My 'ah ha' moment came in 1981, when I sat down to write my first novel, CATCALL and realized that if I didn't start it then I might never start it. I worked on it from April until August, then set it aside for a while to think about it and do rewriting in my mind.
I finally finished it in Oct. of that year, and with the help of a fellow writer, sent it off to many agents in NYC. Needless to say I got a lot of rejection slips: It's a nice story but not what we're looking for. So I put it on the back burner, but wrote two other novels, a book of poetry, and a book of short stories.
In '97 I moved to Bryce Canyon NP for the season, so as I was living at a friend's house, I put my belongings in storage. Long story short, someone broke into my storage and stole all my stuff, writings, art work, all personal items. Needless to say I was devastated and didn't write again for a number of years.
But CATCALL remained on my mind, and in '05, I started rewriting that story figuring if I didn't do it then I wouldn't do any writing for the rest of my life. I self-published CATCALL in '09, and went on to write THE HIKE, which I published in '11. I am currently working on book of short stories, but can not recall of the ones I'd previously written. but that's alright, the important thing is I'm writing.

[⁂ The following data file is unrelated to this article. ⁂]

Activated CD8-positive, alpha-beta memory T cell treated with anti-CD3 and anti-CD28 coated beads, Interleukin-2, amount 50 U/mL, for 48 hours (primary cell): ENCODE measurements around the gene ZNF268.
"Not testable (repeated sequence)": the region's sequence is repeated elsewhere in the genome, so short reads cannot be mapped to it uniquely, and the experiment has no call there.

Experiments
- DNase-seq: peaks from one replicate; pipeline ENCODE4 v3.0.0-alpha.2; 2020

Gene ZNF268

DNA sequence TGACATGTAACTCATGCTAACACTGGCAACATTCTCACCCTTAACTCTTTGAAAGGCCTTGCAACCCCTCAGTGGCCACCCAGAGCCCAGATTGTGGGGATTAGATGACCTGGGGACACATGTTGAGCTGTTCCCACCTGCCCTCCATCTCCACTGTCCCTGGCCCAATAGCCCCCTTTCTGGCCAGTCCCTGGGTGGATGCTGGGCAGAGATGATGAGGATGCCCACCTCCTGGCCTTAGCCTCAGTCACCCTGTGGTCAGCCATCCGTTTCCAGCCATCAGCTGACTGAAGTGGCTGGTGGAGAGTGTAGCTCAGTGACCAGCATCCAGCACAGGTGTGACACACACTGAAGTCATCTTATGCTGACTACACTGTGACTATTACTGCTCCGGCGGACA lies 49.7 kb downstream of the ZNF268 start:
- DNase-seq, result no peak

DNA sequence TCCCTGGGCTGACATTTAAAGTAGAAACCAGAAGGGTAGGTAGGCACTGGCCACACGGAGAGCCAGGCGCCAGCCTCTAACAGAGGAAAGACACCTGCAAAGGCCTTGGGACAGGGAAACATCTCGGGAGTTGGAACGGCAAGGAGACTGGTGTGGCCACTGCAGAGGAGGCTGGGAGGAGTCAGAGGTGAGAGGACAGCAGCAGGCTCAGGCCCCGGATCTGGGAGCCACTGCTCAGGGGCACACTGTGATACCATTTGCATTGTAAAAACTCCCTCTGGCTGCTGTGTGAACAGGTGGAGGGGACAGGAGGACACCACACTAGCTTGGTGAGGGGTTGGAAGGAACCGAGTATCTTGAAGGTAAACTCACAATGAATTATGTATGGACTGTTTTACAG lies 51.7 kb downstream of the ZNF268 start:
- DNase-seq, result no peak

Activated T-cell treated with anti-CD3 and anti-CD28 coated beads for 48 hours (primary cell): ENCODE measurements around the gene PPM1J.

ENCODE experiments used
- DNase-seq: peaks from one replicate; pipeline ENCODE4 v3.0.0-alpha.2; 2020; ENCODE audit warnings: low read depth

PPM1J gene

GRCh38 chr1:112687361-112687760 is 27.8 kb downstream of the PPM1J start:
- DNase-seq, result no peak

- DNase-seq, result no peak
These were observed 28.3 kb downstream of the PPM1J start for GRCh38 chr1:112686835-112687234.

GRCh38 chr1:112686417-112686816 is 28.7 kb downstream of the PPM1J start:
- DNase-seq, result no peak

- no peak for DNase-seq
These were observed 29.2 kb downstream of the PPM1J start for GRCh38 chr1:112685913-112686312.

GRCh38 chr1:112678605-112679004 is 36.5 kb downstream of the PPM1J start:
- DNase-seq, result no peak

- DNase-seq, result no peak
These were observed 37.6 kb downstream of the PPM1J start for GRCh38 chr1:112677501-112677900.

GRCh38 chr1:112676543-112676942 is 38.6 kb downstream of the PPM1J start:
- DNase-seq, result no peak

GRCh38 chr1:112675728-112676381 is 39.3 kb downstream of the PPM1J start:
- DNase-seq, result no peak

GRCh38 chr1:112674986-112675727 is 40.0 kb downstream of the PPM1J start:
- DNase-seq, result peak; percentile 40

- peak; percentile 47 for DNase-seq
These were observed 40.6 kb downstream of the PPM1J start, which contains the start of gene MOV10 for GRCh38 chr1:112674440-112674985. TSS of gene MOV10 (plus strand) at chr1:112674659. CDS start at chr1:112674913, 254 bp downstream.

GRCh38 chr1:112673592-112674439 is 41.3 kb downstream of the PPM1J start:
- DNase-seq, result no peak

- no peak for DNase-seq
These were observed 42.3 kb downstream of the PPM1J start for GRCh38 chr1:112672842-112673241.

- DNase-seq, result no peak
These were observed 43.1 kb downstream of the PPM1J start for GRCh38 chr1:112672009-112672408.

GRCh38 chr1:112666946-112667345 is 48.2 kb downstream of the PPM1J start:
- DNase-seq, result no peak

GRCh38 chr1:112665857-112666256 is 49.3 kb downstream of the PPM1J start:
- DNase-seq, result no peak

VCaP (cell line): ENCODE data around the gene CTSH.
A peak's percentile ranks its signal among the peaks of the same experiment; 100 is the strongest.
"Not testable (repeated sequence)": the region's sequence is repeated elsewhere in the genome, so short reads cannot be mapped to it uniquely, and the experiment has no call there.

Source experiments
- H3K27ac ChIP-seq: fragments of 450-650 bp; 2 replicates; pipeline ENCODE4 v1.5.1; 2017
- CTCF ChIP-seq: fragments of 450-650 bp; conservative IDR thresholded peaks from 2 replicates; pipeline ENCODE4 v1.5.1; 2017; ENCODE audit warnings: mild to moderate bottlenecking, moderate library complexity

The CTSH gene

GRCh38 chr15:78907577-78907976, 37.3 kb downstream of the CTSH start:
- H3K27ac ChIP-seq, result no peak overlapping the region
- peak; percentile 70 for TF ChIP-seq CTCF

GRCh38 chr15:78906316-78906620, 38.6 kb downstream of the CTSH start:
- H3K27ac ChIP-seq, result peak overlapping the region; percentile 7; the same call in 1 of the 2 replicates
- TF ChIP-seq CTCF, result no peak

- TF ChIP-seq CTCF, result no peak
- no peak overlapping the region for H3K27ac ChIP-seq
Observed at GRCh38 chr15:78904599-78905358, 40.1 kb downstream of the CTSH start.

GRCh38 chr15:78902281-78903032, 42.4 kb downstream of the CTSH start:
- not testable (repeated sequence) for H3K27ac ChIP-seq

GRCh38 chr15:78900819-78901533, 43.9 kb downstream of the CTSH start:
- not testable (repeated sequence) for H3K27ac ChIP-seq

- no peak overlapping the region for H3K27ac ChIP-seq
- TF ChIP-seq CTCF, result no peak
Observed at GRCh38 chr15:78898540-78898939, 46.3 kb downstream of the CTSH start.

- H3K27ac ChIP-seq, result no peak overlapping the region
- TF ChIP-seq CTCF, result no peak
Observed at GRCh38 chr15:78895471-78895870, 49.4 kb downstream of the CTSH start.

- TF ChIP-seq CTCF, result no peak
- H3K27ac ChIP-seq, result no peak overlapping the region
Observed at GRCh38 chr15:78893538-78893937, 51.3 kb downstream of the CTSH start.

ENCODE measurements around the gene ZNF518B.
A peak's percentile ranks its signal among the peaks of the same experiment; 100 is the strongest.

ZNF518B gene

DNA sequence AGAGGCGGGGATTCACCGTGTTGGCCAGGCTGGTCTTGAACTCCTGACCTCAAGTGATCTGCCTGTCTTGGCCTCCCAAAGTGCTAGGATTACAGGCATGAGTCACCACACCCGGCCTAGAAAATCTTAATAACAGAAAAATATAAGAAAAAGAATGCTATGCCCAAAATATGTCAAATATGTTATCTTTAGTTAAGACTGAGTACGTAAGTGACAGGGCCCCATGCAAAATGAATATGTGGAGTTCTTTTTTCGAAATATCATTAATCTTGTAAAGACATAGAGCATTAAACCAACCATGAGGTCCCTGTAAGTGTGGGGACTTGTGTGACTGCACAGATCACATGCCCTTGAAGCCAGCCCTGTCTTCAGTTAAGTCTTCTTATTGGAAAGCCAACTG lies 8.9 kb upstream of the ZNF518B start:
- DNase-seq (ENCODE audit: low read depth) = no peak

Any tips? Each writer could gain insight by being organized. While I don't do outlines, per se, I do write by hand a lengthy synopsis of what each character was doing in that chapter. This saves me time by not having to go back to a certain chapter for reference if I needed to, say, remember what Lexi, Leni, and the girls were talking about in Chapter 1, or which guys were doing what in Chapter 4. This saves me an immense amount of time so I don't have to re-read a chapter to recall a pertinent piece of info.